Bar faces calls for second ballot

THE BAR Council's narrow ballot victory in favour of its complaints scheme could be short-lived, as its opponents consider an extraordinary general meeting (EGM) to force another ballot.

The move is being discussed because the ballot included around 4,000 employed barristers, who opponents say would not be seriously affected by the changes.

If the move fails, then application for judicial review appeared to be a final option, said leading opponent Ronald Thwaites QC.

“I don't think the Bar Council ought to be comfortable or complacent, in view of the significant numbers who voted against the scheme. They cannot be seen as a fringe group,” said Thwaites.

The Bar Council gained just over 55 per cent of the vote, with 2,004 voting for the scheme and 1,616 against.

Thwaites wrote to Bar Council chief executive Niall Morison last week asking how votes by employed barristers “affected the ballot result, if at all, and what weight the council is entitled to attach to that”.

If he is not satisfied with the response he will consider calling another EGM. The last one he called last November resulted in a marked defeat for the Bar Council, which triggered the ballot.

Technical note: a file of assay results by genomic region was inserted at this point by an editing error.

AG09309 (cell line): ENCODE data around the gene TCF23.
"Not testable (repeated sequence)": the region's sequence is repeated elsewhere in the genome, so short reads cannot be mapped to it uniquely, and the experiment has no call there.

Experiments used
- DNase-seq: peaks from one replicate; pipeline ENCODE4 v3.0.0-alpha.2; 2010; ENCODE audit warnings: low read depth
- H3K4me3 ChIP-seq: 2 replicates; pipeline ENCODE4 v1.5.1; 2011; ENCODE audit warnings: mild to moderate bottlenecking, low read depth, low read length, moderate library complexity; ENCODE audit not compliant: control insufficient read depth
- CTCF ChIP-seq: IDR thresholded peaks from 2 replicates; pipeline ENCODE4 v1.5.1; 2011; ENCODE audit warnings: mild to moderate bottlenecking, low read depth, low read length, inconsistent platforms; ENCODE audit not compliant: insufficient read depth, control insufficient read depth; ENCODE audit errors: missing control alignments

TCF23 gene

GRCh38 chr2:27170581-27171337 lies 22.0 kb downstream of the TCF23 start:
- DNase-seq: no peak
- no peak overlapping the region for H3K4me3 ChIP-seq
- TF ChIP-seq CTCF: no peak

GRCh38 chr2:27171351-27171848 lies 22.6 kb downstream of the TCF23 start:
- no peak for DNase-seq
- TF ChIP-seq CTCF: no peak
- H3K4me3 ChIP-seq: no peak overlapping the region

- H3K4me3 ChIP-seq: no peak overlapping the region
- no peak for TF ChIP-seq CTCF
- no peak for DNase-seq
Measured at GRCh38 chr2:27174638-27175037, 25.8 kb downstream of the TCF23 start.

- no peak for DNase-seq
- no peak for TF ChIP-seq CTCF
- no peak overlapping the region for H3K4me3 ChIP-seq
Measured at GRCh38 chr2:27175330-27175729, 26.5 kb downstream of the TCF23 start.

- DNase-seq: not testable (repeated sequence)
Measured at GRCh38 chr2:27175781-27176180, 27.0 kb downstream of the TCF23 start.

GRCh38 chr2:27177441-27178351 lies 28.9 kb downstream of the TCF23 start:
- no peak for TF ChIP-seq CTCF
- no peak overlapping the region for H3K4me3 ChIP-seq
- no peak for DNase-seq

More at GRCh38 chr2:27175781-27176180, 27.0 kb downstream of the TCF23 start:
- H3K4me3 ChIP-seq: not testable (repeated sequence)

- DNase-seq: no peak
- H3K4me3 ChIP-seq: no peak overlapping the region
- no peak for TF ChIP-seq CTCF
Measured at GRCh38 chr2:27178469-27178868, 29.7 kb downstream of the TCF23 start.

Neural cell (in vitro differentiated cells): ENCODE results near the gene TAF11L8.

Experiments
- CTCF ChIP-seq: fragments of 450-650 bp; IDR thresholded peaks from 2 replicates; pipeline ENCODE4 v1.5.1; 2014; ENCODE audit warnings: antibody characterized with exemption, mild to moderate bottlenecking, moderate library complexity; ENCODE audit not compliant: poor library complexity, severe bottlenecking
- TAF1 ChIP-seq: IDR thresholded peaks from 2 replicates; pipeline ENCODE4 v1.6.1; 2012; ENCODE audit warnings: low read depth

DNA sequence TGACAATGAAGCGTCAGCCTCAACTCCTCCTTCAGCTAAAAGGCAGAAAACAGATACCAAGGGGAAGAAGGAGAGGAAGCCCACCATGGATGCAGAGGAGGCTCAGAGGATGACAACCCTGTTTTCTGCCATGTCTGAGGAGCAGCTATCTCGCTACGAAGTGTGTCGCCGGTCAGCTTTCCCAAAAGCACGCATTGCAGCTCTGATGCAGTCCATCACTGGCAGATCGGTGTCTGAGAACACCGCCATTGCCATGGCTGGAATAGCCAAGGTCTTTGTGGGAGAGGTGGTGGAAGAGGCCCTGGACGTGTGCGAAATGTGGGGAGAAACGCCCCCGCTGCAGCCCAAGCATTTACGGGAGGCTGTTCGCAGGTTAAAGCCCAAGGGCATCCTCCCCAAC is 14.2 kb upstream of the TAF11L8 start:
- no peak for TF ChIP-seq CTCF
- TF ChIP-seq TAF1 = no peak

A second ballot would be aimed specifically at private practice barristers only, among whom Thwaites and others expect more opposition.

The Bar insisted the new scheme would be equally relevant for employed barristers, but Thwaites said that was “preposterous”.

Thwaites has promised to continue his campaign against the proposed scheme but will wait until after the Bar Council meeting on 27 January, set to discuss its implementation, before choosing his next move.

A Bar spokesman said the ballot had been “the best test of the democratic will of the Bar that we have”.

Chair David Penry-Davey QC said implementation plans would have “regard to the concerns of the minority of members who did not feel able to support the scheme”.

The Bar has already told members that the most contentious aspects of the complaints scheme, involving fines of up to £2,000 to compensate the public for “inadequate professional services”, would safeguard against frivolous complainants.